“Adults use email.” It seems like an odd thing to say, but I’ve been saying it to my teens. They use Facebook to communicate, with the result that they don’t check their email, even when they’re expecting emails from potential employers, coaches . . . or me. “Adults use email.” It flows off the tongue naturally after awhile. * * * * * * * The J. Geils Band and Catholic higher education: Thomas Moore College in New Hampshire (Zmirak’s hangout) is moving to Massachusetts. It will occupy agricultural land that used to belong to John Geils. * * * * * * * Funny Conan: “In Germany, a court has ruled that German police are allowed to racially profile citizens. But don’t worry. It’s Germany, so things shouldn’t get out of hand.” * * * * * * * Everyone’s talking about the Obamacare hearings at the Supreme Court and how they’re a train wreck for the administration. Sample. I’m not buying it. The Supreme Court, especially Kennedy, likes to surprise people. I’m predicting that the individual mandate gets upheld, 5-4. Just my gut instinct, born mostly of my pessimistic views of this country. I can’t imagine something as Statist as Obamacare getting struck down. * * * * * * * Quirky Corner: “In 1938, a pair of young cartoonists naively sold the rights to Superman to DC Comics for a paltry $130. Now, their cashed check is on the auction block — and could sell for millions.” Link. * * * * * * * This happened in my county: Two druggies are manufacturing meth on a river island. They flea cops on a paddle boat. That’s hilarious. I mean, I’ve done quite a few turns on a paddle boat. It ain’t … Read the rest

Wednesday

Stupid little hobby.

The Hunger Games last night. No time for blogging. Just this great little pic I took of an assortment of signs at a northern Indiana Italian restaurant last Saturday:

The movie, btw, is great. I didn’t read the books, so rest assured: you’ll enjoy the movie even if you didn’t read the books. The movie (and book, I’m told) is anti-State to the core. I love the depiction of the poverty-stricken outlying districts and the subsequent juxtaposition with the capital city, where opulence flourishes . . . at the expense of the districts. It reminds me that northern Virginia is now the wealthiest area in the United States (surpassing, I believe, even Silicon Valley). … Read the rest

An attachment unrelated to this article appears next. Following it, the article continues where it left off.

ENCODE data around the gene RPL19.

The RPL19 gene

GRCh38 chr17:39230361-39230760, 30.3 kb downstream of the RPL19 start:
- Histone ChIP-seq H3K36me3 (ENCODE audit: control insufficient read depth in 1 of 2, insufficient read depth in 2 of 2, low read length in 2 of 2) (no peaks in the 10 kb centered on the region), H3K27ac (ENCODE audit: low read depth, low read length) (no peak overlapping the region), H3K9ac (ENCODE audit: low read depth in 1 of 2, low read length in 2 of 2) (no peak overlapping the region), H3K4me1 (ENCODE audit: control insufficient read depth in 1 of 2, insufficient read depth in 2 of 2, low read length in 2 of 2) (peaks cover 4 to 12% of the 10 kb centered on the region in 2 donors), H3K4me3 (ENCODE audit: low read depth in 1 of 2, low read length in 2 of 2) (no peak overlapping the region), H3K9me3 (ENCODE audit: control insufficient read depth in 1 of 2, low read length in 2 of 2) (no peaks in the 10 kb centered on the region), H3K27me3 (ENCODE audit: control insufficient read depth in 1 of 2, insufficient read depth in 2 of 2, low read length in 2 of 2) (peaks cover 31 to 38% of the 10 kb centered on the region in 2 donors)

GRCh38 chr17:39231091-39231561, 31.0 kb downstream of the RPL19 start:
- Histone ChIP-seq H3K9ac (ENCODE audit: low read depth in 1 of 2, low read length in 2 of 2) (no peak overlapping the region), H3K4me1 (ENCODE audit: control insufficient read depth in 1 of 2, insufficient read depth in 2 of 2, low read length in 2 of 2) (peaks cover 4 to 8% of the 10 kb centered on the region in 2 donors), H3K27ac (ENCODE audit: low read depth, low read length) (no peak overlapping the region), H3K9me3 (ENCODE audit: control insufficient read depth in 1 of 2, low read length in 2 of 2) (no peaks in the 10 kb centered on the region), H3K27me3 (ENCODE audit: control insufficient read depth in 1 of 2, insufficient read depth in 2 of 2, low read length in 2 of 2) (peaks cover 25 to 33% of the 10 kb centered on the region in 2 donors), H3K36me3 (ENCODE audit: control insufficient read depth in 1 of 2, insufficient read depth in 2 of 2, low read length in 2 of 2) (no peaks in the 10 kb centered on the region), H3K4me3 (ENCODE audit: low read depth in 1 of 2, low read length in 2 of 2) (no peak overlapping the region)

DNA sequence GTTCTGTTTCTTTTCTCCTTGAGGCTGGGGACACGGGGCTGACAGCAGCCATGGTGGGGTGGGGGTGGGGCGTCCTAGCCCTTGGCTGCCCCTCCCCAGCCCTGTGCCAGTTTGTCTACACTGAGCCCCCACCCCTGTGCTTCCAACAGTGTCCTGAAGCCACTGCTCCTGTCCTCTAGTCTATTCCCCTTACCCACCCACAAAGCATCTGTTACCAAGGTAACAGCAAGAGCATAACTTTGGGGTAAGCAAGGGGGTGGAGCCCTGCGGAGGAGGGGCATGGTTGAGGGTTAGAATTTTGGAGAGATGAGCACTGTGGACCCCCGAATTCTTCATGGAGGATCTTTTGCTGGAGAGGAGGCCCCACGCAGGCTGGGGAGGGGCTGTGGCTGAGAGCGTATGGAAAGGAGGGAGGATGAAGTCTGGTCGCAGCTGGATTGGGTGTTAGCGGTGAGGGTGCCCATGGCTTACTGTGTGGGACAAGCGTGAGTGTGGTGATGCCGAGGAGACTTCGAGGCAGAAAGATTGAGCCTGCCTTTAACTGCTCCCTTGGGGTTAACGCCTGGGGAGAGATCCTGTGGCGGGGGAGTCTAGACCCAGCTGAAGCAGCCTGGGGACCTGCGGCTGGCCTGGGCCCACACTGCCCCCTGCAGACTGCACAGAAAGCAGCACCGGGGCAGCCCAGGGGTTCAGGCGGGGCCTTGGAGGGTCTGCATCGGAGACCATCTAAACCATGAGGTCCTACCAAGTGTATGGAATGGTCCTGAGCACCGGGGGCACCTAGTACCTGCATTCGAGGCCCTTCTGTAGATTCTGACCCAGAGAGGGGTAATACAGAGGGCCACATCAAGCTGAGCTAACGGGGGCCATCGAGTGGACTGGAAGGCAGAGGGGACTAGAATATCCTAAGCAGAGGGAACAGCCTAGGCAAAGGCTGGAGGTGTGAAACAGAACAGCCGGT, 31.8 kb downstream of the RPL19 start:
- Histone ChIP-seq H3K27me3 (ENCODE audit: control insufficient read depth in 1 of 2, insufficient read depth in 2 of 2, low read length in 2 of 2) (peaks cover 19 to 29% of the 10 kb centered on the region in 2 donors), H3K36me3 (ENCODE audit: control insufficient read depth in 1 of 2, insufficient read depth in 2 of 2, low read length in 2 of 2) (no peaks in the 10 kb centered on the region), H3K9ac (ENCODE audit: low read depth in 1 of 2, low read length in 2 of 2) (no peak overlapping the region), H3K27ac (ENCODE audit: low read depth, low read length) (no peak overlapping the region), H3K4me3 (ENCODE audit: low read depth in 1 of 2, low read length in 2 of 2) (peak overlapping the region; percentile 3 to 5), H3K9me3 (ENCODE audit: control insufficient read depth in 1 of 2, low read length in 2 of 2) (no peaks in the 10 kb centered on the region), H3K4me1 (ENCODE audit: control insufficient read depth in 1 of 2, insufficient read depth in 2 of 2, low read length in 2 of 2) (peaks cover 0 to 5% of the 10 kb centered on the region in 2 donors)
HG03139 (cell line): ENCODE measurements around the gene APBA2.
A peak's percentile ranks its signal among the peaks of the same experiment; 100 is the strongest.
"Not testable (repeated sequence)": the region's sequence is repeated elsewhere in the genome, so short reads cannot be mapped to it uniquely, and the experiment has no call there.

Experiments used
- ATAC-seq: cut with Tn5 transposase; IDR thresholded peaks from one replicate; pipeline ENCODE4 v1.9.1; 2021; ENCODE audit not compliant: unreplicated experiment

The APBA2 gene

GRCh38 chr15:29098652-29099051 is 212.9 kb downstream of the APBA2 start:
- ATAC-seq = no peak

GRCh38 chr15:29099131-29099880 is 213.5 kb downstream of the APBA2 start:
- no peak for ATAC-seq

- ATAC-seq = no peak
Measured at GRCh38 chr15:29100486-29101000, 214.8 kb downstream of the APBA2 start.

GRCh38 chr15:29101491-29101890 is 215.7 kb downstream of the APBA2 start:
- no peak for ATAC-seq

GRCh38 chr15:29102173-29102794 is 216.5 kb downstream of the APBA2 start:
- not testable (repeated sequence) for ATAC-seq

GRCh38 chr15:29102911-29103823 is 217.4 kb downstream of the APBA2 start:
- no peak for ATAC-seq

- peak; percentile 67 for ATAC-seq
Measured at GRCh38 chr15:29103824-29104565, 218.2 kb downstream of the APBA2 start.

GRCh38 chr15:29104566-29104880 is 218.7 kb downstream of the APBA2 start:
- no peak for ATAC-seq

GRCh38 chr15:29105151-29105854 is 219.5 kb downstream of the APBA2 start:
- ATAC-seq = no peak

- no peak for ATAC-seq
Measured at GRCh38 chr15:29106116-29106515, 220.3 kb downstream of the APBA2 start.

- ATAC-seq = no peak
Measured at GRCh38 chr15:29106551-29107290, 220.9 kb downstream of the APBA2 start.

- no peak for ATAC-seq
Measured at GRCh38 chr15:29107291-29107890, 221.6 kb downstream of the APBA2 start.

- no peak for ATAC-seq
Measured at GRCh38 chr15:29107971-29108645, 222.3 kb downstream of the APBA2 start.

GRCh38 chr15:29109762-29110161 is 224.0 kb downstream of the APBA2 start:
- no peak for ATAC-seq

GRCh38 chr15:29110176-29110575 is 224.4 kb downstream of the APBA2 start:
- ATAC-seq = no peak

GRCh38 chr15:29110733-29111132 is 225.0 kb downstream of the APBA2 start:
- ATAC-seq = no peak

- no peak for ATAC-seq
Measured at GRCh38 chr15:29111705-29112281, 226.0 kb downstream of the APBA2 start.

Tuesday

The record: We went to war with Iraq because they had weapons of mass destruction. After we won and searched, we found no weapons of mass destruction. But leading up to the war in Iraq, Saddam acted like he had weapons of mass destruction, even though he knew it meant war and that he would lose.

The whole thing makes no sense. I’m not the first person to analyze this, of course, but it seems to me that there are only two explanations (plus many variations) for this odd confluence of events:

(1) Saddam was, literally, mad and didn’t know what he was doing. This explanation is hard to believe. Saddam ruled a country and ruled it effectively, if ruthlessly. He defended his country and his reign, he tried to avoid capture, etc. In other words, he acted rationally in other areas, so it’s hard to believe that he was completely off his rocker.

(2) We, the American people, didn’t receive accurate information from the media. This is the explanation that makes sense to me, but I don’t know why we didn’t receive correct information. Either the media was misled (accidentally or on purpose), or the media received accurate information, but gave us disinformation (either negligent, recklessly, knowingly, or intentionally). Which one?